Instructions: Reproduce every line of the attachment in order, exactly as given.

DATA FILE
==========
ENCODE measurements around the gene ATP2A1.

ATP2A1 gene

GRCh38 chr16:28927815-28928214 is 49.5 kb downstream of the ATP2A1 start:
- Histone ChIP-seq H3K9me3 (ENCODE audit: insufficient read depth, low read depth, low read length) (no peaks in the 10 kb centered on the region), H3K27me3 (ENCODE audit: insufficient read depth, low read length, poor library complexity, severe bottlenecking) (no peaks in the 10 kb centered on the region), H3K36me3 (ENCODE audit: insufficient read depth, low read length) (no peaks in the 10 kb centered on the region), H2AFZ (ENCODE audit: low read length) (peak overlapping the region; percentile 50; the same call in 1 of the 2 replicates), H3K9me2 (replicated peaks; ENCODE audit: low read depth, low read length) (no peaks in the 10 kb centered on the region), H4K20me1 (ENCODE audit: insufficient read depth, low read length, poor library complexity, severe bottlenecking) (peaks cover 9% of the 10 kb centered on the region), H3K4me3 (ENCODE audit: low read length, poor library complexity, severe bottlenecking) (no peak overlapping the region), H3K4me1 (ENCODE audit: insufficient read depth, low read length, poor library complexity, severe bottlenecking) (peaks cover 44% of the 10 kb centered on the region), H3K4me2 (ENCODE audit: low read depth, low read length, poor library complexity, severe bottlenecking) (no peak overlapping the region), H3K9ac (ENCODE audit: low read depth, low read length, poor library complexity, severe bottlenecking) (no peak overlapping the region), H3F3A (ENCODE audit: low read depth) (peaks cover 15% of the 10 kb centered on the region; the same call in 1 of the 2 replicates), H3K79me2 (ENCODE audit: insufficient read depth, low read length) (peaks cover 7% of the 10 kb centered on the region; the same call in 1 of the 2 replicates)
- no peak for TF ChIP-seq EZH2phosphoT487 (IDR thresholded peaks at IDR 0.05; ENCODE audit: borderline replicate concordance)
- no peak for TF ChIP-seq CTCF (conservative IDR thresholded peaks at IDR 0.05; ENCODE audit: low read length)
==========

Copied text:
ENCODE measurements around the gene ATP2A1.

ATP2A1 gene

GRCh38 chr16:28927815-28928214 is 49.5 kb downstream of the ATP2A1 start:
- Histone ChIP-seq H3K9me3 (ENCODE audit: insufficient read depth, low read depth, low read length) (no peaks in the 10 kb centered on the region), H3K27me3 (ENCODE audit: insufficient read depth, low read length, poor library complexity, severe bottlenecking) (no peaks in the 10 kb centered on the region), H3K36me3 (ENCODE audit: insufficient read depth, low read length) (no peaks in the 10 kb centered on the region), H2AFZ (ENCODE audit: low read length) (peak overlapping the region; percentile 50; the same call in 1 of the 2 replicates), H3K9me2 (replicated peaks; ENCODE audit: low read depth, low read length) (no peaks in the 10 kb centered on the region), H4K20me1 (ENCODE audit: insufficient read depth, low read length, poor library complexity, severe bottlenecking) (peaks cover 9% of the 10 kb centered on the region), H3K4me3 (ENCODE audit: low read length, poor library complexity, severe bottlenecking) (no peak overlapping the region), H3K4me1 (ENCODE audit: insufficient read depth, low read length, poor library complexity, severe bottlenecking) (peaks cover 44% of the 10 kb centered on the region), H3K4me2 (ENCODE audit: low read depth, low read length, poor library complexity, severe bottlenecking) (no peak overlapping the region), H3K9ac (ENCODE audit: low read depth, low read length, poor library complexity, severe bottlenecking) (no peak overlapping the region), H3F3A (ENCODE audit: low read depth) (peaks cover 15% of the 10 kb centered on the region; the same call in 1 of the 2 replicates), H3K79me2 (ENCODE audit: insufficient read depth, low read length) (peaks cover 7% of the 10 kb centered on the region; the same call in 1 of the 2 replicates)
- no peak for TF ChIP-seq EZH2phosphoT487 (IDR thresholded peaks at IDR 0.05; ENCODE audit: borderline replicate concordance)
- no peak for TF ChIP-seq CTCF (conservative IDR thresholded peaks at IDR 0.05; ENCODE audit: low read length)